By Fazila Mat (PhD candidate, University of Victoria) and Sofia Verza (PhD candidate, University of Perugia)
Four years after the attempted coup of 15-16 July 2016, the space for media pluralism in Turkey continues to shrink. Numerous pro-government media, owned by companies which have investments in several other sectors, dominate the scene. The presidential system introduced in July 2018, during the state of emergency declared immediately after the attempted coup, legally tied any public institution to the presidency, including the body that issues the cards proving journalists’ membership of their professional association.
The criminalisation of journalism is widespread and the country is currently the largest prison for journalists in the world, with over 80 media workers in detention. The Covid-19 pandemic seems to have provided yet another opportunity to criminalise thought. A recent Amnesty International report explains that criticisms of the authorities’ management of the health emergency led to charges attracting prison sentences of between two and four years. In addition, a recent package of reforms, introduced to reduce the risk of Covid-19 infection in Turkish prisons, set free 90,000 people excluding journalists, activists, and others charged with political crimes.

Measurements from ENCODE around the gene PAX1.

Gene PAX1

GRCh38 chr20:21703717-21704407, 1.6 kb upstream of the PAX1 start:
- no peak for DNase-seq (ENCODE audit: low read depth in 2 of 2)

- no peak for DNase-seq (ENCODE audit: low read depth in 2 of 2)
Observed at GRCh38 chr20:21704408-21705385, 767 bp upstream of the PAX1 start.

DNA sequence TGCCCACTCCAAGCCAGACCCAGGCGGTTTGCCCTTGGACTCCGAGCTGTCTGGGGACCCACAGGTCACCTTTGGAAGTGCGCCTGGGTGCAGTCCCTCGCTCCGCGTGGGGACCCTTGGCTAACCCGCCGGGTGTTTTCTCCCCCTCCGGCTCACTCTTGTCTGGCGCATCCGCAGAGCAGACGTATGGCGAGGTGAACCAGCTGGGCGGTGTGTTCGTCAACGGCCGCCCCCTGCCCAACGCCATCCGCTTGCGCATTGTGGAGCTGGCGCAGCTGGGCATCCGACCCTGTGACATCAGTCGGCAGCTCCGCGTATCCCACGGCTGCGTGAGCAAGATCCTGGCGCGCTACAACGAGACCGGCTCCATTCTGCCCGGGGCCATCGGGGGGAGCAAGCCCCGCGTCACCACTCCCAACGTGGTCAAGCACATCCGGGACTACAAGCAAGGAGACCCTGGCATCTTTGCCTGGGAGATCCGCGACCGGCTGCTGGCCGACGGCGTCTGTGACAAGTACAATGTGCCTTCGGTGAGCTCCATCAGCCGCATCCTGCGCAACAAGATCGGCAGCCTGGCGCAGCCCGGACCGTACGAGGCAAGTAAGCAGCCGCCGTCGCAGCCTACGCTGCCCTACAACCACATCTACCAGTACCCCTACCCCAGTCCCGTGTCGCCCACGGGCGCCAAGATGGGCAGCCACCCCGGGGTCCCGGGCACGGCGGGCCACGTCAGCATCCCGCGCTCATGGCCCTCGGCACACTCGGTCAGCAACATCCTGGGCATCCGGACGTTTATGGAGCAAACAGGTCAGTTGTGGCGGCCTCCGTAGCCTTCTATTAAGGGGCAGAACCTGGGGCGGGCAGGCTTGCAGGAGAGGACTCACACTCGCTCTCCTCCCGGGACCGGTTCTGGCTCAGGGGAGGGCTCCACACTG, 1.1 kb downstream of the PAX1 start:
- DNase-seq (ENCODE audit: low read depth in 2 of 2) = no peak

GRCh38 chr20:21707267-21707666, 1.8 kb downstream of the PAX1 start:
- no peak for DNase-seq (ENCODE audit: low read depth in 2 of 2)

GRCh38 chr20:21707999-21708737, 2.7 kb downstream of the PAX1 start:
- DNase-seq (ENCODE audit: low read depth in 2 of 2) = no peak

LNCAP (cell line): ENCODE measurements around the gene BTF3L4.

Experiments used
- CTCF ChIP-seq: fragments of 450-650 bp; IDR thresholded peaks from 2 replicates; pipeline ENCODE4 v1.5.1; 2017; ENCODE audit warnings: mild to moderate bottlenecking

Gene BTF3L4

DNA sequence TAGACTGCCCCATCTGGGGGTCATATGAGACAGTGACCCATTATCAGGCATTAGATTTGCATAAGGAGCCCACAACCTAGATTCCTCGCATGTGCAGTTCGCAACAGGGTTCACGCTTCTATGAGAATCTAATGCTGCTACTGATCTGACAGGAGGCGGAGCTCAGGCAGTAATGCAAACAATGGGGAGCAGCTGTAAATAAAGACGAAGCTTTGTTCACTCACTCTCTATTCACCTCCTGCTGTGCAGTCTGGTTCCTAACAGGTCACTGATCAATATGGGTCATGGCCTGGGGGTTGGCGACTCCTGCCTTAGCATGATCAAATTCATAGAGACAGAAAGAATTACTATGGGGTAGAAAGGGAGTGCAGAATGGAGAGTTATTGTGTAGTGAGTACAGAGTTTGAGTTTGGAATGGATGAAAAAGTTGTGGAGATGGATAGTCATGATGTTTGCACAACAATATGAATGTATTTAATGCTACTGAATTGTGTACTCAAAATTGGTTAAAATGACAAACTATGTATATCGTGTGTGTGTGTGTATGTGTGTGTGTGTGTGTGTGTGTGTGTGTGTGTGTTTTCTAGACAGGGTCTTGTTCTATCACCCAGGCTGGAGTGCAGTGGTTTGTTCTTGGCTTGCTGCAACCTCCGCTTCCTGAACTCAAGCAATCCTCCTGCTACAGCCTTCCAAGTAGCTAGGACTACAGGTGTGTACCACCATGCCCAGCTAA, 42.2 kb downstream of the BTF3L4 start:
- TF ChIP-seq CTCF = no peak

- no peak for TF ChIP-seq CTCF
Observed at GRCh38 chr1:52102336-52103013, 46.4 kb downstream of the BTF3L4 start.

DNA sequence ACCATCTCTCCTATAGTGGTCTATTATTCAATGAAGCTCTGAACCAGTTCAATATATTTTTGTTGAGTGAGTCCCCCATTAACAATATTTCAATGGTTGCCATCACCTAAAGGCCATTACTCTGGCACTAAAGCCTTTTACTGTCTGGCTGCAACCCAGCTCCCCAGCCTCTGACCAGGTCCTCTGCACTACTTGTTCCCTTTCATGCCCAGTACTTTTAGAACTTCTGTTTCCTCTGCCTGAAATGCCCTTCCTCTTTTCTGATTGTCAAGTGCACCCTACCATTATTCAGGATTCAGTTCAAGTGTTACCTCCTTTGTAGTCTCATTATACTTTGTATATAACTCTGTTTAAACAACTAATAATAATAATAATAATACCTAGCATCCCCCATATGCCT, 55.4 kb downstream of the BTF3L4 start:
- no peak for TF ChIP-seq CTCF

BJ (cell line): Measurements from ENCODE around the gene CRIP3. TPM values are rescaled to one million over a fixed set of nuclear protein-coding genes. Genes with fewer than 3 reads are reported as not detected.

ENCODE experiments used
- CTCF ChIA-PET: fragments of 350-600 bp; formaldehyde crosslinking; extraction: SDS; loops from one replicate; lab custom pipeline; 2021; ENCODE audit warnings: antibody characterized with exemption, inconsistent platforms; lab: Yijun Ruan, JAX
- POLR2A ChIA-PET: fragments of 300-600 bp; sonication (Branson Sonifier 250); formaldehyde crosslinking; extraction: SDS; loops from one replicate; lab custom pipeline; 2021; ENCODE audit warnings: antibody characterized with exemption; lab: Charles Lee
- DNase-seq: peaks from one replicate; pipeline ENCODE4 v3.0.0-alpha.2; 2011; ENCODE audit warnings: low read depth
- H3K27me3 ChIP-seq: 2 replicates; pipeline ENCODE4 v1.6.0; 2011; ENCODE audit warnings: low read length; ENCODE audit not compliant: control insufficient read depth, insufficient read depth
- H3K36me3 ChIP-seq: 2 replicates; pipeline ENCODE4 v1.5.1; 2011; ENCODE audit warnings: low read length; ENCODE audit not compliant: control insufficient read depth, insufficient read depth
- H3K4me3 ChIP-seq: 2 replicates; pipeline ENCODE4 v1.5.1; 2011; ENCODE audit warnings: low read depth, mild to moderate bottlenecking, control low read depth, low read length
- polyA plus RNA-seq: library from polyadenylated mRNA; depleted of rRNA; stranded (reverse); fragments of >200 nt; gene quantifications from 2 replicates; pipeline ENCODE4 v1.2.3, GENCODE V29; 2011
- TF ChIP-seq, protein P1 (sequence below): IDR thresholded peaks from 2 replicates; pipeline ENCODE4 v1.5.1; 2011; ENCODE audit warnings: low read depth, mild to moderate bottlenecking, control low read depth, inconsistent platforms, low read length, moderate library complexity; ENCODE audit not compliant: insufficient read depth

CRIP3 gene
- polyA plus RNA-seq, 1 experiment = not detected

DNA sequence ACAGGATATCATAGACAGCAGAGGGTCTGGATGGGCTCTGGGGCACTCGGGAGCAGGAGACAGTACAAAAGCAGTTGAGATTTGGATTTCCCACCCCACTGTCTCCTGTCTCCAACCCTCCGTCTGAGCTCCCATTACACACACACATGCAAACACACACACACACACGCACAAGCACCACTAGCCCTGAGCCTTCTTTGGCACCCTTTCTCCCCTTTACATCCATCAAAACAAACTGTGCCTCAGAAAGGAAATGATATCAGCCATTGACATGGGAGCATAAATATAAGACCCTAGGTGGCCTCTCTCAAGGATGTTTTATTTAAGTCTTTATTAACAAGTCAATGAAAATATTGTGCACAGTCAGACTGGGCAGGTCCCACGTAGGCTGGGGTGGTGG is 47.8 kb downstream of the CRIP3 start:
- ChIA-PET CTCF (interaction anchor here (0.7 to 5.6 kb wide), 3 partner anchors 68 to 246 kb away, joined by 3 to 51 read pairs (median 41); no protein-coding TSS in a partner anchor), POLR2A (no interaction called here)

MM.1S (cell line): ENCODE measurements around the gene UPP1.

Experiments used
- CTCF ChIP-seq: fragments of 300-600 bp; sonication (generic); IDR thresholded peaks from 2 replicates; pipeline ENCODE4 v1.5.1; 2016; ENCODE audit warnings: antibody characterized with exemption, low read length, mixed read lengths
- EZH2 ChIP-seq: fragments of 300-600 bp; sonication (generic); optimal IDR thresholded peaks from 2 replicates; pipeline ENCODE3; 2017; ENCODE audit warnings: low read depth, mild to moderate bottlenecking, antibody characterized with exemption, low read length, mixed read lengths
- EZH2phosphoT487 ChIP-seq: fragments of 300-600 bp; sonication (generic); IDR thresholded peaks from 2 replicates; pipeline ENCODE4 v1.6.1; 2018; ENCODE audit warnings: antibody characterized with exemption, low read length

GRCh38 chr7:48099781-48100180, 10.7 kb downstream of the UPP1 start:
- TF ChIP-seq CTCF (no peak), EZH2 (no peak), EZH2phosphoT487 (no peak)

Online media outlets – TV channels on YouTube, news websites and podcasts – have proliferated in a bid to evade state control and offer an alternative narrative. However, the Internet has also become a target for censorship, often through the takedown of content and the blocking of web pages – as it the case of Wikipedia, which was inaccessible in Turkey for almost three years – or through new laws and licencing rules. The trajectory of state intervention online appears to have gone through all three “generations of control” of the Internet identified by Deibert and others in Access Controlled (2020) – from imposing a complete block to indirect interference in the production of content.
While the country stands out for the frequency with which it requests user data from Facebook, in the last few years the authorities set up a “Social Media Monitoring Unit” and an app that allows citizens to report posts they consider terrorist propaganda. Finally, on 29 July, the Turkish parliament approved a law that obliges social media companies to have legal representatives in Turkey and to store users’ data in the country. Those who refuse to comply could see their bandwidth slashed, and be subject to monetary penalties. The courts will also be able to order the removal of online content, not just block access to it.